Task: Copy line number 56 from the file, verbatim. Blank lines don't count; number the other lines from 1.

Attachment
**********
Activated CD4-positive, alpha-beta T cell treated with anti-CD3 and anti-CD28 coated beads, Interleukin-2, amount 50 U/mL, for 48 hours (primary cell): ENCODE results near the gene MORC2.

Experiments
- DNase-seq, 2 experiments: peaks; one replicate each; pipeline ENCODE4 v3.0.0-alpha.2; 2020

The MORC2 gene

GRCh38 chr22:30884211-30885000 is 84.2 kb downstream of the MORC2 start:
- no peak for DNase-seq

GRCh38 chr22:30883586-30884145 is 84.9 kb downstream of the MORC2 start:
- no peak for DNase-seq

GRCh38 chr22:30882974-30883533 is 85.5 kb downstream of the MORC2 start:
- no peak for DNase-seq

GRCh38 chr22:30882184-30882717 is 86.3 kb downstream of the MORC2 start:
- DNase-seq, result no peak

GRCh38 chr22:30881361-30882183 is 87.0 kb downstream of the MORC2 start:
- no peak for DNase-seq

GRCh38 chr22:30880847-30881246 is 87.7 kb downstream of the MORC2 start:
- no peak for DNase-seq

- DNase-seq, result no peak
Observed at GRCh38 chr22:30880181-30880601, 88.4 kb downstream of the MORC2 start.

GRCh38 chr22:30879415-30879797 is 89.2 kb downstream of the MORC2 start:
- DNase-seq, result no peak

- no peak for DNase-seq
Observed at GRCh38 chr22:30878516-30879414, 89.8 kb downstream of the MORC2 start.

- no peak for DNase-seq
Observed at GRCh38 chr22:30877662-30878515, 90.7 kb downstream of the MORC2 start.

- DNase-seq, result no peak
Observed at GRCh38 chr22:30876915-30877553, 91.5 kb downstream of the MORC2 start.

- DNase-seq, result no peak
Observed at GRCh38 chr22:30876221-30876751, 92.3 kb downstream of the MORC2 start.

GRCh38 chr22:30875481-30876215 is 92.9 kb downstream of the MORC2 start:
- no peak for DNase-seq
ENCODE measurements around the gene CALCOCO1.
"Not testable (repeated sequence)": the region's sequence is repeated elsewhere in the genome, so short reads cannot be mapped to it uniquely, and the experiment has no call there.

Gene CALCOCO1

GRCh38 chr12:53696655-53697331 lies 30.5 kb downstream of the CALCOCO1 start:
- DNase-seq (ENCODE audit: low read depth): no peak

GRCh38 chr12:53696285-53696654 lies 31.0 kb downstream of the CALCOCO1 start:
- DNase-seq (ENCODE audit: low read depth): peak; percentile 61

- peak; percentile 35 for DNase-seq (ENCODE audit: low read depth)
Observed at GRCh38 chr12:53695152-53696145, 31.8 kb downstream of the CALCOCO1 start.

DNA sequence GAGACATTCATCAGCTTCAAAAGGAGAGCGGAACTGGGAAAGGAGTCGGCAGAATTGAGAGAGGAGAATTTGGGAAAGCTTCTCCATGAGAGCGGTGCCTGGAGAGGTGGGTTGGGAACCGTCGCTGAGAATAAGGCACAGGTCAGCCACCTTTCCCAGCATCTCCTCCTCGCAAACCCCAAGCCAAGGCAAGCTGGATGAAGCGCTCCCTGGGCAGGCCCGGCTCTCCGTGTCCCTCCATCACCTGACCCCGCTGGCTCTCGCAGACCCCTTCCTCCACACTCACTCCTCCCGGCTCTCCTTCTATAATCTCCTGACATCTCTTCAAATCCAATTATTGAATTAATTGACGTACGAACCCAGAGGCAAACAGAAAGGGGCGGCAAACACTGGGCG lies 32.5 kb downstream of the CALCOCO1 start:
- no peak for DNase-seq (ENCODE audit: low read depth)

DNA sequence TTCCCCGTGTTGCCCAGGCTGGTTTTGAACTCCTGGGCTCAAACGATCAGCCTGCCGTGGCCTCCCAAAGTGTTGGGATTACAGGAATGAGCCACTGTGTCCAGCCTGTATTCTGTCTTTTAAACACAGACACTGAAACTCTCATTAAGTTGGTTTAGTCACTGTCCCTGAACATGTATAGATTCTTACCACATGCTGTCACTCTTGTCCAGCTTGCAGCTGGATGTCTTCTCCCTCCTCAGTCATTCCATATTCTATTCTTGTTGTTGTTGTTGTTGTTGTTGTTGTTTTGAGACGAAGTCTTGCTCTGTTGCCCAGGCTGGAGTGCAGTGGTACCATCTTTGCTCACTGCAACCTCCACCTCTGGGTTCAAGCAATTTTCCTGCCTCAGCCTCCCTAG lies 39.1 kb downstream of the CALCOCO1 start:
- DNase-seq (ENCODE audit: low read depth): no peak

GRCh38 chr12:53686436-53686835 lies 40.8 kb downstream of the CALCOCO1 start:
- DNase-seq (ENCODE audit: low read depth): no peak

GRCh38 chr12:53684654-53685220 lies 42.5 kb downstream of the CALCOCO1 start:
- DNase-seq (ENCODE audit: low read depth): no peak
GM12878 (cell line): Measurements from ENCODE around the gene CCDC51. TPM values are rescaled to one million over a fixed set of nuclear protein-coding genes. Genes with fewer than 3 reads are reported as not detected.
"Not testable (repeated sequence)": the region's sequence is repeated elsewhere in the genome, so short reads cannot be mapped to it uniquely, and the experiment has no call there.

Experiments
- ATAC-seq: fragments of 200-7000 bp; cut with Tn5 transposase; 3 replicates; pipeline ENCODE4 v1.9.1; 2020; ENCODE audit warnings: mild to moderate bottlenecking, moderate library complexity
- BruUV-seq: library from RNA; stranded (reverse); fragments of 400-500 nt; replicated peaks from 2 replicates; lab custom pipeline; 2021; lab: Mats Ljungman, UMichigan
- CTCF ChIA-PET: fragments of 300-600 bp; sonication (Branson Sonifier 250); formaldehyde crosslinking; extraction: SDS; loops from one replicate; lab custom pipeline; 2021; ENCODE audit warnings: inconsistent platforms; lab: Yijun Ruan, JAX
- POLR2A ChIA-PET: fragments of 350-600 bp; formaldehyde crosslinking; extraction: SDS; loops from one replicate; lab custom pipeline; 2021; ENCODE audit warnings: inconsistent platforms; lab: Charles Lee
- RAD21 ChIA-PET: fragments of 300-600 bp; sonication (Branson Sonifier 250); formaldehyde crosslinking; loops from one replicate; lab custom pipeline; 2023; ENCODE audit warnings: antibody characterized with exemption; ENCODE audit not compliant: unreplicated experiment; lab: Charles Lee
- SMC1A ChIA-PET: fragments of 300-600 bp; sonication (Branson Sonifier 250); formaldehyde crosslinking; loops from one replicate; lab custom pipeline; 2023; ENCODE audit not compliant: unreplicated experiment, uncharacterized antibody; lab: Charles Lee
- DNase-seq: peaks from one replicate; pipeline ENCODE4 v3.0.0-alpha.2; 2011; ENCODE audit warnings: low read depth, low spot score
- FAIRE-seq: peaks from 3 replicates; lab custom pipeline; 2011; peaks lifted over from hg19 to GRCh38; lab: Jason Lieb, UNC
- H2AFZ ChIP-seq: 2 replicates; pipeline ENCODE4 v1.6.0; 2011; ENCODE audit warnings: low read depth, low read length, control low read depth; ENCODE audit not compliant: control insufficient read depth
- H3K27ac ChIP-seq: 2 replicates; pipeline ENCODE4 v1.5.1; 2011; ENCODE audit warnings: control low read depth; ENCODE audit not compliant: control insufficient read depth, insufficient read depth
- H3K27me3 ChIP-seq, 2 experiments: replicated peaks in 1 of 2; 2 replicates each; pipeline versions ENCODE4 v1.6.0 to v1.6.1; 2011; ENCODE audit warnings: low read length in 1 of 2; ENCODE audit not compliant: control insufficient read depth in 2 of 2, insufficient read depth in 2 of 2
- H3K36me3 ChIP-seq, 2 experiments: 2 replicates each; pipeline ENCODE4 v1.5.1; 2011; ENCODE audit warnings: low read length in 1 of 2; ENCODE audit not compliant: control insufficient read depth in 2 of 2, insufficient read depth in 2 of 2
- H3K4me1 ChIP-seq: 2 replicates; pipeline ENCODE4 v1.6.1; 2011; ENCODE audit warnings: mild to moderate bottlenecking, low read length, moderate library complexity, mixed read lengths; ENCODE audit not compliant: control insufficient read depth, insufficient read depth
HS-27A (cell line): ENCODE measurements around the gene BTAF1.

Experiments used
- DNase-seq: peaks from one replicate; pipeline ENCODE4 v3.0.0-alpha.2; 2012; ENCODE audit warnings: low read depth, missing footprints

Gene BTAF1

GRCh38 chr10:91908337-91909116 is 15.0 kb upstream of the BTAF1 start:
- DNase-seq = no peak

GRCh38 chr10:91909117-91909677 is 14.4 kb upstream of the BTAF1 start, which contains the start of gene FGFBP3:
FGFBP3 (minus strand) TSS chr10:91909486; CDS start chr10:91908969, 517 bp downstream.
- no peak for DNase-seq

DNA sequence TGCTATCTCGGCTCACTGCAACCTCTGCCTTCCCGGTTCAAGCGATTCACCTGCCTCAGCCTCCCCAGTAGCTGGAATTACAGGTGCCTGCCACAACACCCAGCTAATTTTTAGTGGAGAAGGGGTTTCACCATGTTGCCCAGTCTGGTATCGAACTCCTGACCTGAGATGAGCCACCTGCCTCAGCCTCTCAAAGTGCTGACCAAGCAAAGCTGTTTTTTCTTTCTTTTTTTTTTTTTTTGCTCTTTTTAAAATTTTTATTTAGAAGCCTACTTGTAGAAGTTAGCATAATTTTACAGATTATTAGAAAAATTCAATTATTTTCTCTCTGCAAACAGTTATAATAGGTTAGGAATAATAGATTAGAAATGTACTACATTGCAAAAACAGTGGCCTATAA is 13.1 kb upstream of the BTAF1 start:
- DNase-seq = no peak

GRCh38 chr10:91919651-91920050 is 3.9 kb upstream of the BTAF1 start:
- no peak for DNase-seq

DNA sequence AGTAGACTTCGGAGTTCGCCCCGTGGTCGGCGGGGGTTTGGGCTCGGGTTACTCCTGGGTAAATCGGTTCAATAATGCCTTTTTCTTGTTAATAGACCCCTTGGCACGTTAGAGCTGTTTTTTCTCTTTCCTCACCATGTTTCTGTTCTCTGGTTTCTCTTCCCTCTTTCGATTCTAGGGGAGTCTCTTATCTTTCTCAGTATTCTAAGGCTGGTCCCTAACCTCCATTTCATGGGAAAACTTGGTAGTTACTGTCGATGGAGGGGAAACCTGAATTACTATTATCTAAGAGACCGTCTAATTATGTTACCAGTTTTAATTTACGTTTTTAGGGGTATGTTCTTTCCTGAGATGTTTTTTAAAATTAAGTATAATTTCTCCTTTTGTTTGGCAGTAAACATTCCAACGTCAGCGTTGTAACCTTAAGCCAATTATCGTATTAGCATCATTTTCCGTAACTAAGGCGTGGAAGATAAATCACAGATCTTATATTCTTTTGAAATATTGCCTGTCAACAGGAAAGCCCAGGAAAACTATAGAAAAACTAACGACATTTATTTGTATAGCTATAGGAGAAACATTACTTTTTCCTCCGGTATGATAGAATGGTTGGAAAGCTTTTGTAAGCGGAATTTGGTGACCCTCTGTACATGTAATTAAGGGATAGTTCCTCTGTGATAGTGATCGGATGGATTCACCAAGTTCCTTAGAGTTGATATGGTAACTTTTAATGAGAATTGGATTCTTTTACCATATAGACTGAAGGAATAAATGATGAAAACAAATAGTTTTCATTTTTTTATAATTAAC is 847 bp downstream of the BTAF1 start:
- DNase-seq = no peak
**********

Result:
- SMC1A ChIA-PET: fragments of 300-600 bp; sonication (Branson Sonifier 250); formaldehyde crosslinking; loops from one replicate; lab custom pipeline; 2023; ENCODE audit not compliant: unreplicated experiment, uncharacterized antibody; lab: Charles Lee